{=sum(if(A1:A15=”yes”,if(B1:B15=”Good”,C1:C15)))} will give you correct answer but

{=sum(if(A1:A15=”yes”,if(B1:B15=”Good”,C1:C16)))} will give you a zero or incorrect answer.

Also, as the auther said, too many array formulae in one Excel file can make the calculations extremely slow. Hence if you have a lot of Array formulae in a file then make sure that you set your “Calculations” to manual. Make all the changes you need to make to your spreadsheet then turn the Calculation back to “automatic” or just calculate the sheet at the end.

7. Danielle Stein Fairhurst Says:

April 23rd, 2009 at 1:46 pm edit

Thanks Shabbir, yes range selection is certainly something to be very careful of; not only for array formulas but in everyday formulas such as a SUMIF.

8. John Richter Says:

April 23rd, 2009 at 5:23 pm edit

All interesting stuff. I used to use arrays for even ordinary operations (I had a paternalistic concept to prevent ‘other people’ from messing up my models, but then found I was mostly considerably eroding the efficiency of me, myself, and I modifying my own model. “SERIOUSLY disrupts intentional and regularly required modifications” needs to be listed as a disadvantage, and it isn’t.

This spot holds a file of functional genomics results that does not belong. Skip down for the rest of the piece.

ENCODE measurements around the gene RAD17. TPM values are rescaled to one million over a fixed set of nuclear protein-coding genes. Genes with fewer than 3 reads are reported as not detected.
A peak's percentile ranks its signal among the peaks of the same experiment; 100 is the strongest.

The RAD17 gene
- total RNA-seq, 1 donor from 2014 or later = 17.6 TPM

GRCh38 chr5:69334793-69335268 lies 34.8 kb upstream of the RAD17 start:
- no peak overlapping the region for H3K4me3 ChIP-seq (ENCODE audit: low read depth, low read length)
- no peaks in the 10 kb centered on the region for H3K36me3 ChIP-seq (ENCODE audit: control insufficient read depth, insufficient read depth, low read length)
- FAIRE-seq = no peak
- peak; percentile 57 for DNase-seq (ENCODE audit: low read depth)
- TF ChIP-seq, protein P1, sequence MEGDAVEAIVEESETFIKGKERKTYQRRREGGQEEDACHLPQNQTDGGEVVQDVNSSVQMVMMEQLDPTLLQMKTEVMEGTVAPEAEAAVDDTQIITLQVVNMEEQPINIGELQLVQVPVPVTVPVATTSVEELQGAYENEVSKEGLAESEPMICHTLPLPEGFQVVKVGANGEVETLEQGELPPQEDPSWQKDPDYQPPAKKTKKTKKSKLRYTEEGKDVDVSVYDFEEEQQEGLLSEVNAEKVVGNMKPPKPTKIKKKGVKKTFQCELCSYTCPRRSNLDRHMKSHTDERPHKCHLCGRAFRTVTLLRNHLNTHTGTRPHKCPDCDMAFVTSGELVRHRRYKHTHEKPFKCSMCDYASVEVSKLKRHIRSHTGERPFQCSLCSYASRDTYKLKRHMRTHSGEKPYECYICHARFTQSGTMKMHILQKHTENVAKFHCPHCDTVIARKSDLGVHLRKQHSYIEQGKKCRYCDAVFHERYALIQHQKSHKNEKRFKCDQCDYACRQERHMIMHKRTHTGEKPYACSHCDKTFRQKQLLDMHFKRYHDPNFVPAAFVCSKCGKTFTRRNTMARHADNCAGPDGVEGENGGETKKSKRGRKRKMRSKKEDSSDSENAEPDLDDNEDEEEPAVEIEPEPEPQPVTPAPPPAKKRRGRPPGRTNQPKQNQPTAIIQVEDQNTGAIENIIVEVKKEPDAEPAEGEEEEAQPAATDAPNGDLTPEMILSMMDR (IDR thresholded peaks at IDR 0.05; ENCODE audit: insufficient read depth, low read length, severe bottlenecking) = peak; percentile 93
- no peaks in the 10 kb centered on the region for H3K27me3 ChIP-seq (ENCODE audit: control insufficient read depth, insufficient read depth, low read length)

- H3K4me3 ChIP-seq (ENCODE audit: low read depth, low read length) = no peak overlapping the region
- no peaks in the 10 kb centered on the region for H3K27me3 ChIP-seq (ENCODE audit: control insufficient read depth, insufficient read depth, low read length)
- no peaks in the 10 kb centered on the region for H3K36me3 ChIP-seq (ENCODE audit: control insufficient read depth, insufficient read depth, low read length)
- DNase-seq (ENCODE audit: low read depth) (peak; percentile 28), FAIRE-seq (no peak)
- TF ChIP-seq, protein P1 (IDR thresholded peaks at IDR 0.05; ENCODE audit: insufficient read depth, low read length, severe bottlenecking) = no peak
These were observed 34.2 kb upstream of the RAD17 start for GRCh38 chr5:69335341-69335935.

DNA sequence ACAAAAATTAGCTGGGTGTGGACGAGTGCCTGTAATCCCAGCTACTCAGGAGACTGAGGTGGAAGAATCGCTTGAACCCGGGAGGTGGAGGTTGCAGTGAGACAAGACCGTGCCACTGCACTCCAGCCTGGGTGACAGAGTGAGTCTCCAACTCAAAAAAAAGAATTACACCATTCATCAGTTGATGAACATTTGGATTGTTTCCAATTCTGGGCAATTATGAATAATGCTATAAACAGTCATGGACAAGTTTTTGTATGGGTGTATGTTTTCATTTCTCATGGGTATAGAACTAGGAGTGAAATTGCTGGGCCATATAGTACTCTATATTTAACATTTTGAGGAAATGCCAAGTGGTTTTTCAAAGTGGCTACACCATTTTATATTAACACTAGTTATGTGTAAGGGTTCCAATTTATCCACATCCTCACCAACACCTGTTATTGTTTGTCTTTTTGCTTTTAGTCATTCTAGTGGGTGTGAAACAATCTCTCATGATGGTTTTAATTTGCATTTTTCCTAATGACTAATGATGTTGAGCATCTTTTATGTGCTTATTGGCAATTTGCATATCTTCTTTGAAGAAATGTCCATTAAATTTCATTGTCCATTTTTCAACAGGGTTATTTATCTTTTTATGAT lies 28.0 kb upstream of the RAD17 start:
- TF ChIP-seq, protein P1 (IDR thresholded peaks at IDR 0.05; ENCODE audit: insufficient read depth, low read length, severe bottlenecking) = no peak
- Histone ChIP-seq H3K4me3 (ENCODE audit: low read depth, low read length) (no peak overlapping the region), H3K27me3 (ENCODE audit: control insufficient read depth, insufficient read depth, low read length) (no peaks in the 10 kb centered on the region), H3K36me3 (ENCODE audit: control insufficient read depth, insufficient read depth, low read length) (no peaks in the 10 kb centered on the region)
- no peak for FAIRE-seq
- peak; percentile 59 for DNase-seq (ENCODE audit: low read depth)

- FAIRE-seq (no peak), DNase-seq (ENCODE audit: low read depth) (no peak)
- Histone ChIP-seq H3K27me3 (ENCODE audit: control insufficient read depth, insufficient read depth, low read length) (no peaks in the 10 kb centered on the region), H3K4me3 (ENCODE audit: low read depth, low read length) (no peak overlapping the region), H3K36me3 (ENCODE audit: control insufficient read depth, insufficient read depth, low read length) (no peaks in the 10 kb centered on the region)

This good amount of material, and half defense of arrays, has caused me to jump to drafting an entry for No. 10 on “Good Excel Formulas”, Should we use array formulas? See http://www.fi-mech.com/the+swamp+fox/dispatches/?cat=12 if anyone is interest.

In general, I think we need to ask ourselves, are we trying to be i) ‘Excel power users’ (and do I feel incompetent because I am out of practice with arrays having not used them for 10 years), or ii) good modelers?

Shabbir’s examples above couldn’t be better example of what not to do, and I think the difficulty with arrays. Can any professional suggest this is ‘transparent’.

From the professionals out there that in fact do say we need to dumb things down the maximum extent possible. Didn’t a reasonably bright fellow by the name of Einstein say, “Makes things as simple as possible, but no simpler.”

John Richter

Principal

Financial Mechanics

9. John Richter Says:

April 23rd, 2009 at 5:37 pm edit

By the way, I probably wasn’t sufficiently clear re: the editing disruption. It is only marginally more involved (arguably not at all) to train yourself to pre-select array, F2, and CSE. However, there are two problems with this.

First, unless every formula in your model is constructed this way, you now have two means of sorting formulas: i) normal F2 and copy across; and ii) array editing. Setting up to drive a car with two positions you can choose to use/have for brake is not good design if repeatability, muscle memory, and reduction of error is of any concern.

Second, building up a model is about prototyping. If you want to play around with what/where sort of exception needs to happen at a particular point or condition (probably ultimately using a flag), you would wish to jam - temporarily — something at the point. This is hard with array structures, which have to be ‘broken’ back to regular formulas, if they can be.

Hope that makes some sense.

John Richter

Principal

Financial Mechanics